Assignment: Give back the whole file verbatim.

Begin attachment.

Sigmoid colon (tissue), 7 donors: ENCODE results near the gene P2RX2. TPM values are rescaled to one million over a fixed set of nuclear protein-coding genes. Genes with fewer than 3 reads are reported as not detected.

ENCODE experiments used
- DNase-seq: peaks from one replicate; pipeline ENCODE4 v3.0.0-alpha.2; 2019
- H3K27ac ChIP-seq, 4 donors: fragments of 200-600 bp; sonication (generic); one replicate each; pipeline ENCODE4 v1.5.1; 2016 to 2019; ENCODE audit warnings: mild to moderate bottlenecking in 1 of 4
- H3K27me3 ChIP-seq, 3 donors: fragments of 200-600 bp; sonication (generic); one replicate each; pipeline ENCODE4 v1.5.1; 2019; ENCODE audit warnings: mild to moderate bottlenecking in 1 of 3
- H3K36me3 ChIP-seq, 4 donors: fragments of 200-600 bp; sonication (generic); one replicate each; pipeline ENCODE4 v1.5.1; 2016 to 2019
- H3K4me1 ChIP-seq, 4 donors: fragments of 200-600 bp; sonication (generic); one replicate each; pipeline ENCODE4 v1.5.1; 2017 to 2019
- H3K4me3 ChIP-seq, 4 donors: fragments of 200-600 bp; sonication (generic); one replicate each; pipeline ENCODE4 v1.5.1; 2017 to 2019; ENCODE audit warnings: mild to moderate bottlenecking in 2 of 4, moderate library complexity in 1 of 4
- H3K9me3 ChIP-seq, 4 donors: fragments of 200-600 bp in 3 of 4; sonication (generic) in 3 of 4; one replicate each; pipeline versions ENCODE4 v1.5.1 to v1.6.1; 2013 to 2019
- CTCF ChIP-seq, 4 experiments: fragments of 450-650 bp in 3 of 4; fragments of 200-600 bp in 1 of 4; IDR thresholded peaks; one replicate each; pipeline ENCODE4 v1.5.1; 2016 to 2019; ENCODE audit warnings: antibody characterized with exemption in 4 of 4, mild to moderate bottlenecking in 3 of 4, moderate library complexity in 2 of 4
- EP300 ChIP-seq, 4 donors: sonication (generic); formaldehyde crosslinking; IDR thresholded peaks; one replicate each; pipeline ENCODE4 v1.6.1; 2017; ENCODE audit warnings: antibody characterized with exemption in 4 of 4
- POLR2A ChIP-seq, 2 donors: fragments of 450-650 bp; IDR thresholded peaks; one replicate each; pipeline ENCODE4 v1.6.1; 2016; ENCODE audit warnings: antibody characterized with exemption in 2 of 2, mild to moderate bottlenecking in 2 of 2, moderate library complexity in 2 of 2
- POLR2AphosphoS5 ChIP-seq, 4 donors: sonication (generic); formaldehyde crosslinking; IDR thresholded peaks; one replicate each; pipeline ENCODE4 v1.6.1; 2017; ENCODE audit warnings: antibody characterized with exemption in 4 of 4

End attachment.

Sigmoid colon (tissue), 7 donors: ENCODE results near the gene P2RX2. TPM values are rescaled to one million over a fixed set of nuclear protein-coding genes. Genes with fewer than 3 reads are reported as not detected.

ENCODE experiments used
- DNase-seq: peaks from one replicate; pipeline ENCODE4 v3.0.0-alpha.2; 2019
- H3K27ac ChIP-seq, 4 donors: fragments of 200-600 bp; sonication (generic); one replicate each; pipeline ENCODE4 v1.5.1; 2016 to 2019; ENCODE audit warnings: mild to moderate bottlenecking in 1 of 4
- H3K27me3 ChIP-seq, 3 donors: fragments of 200-600 bp; sonication (generic); one replicate each; pipeline ENCODE4 v1.5.1; 2019; ENCODE audit warnings: mild to moderate bottlenecking in 1 of 3
- H3K36me3 ChIP-seq, 4 donors: fragments of 200-600 bp; sonication (generic); one replicate each; pipeline ENCODE4 v1.5.1; 2016 to 2019
- H3K4me1 ChIP-seq, 4 donors: fragments of 200-600 bp; sonication (generic); one replicate each; pipeline ENCODE4 v1.5.1; 2017 to 2019
- H3K4me3 ChIP-seq, 4 donors: fragments of 200-600 bp; sonication (generic); one replicate each; pipeline ENCODE4 v1.5.1; 2017 to 2019; ENCODE audit warnings: mild to moderate bottlenecking in 2 of 4, moderate library complexity in 1 of 4
- H3K9me3 ChIP-seq, 4 donors: fragments of 200-600 bp in 3 of 4; sonication (generic) in 3 of 4; one replicate each; pipeline versions ENCODE4 v1.5.1 to v1.6.1; 2013 to 2019
- CTCF ChIP-seq, 4 experiments: fragments of 450-650 bp in 3 of 4; fragments of 200-600 bp in 1 of 4; IDR thresholded peaks; one replicate each; pipeline ENCODE4 v1.5.1; 2016 to 2019; ENCODE audit warnings: antibody characterized with exemption in 4 of 4, mild to moderate bottlenecking in 3 of 4, moderate library complexity in 2 of 4
- EP300 ChIP-seq, 4 donors: sonication (generic); formaldehyde crosslinking; IDR thresholded peaks; one replicate each; pipeline ENCODE4 v1.6.1; 2017; ENCODE audit warnings: antibody characterized with exemption in 4 of 4
- POLR2A ChIP-seq, 2 donors: fragments of 450-650 bp; IDR thresholded peaks; one replicate each; pipeline ENCODE4 v1.6.1; 2016; ENCODE audit warnings: antibody characterized with exemption in 2 of 2, mild to moderate bottlenecking in 2 of 2, moderate library complexity in 2 of 2
- POLR2AphosphoS5 ChIP-seq, 4 donors: sonication (generic); formaldehyde crosslinking; IDR thresholded peaks; one replicate each; pipeline ENCODE4 v1.6.1; 2017; ENCODE audit warnings: antibody characterized with exemption in 4 of 4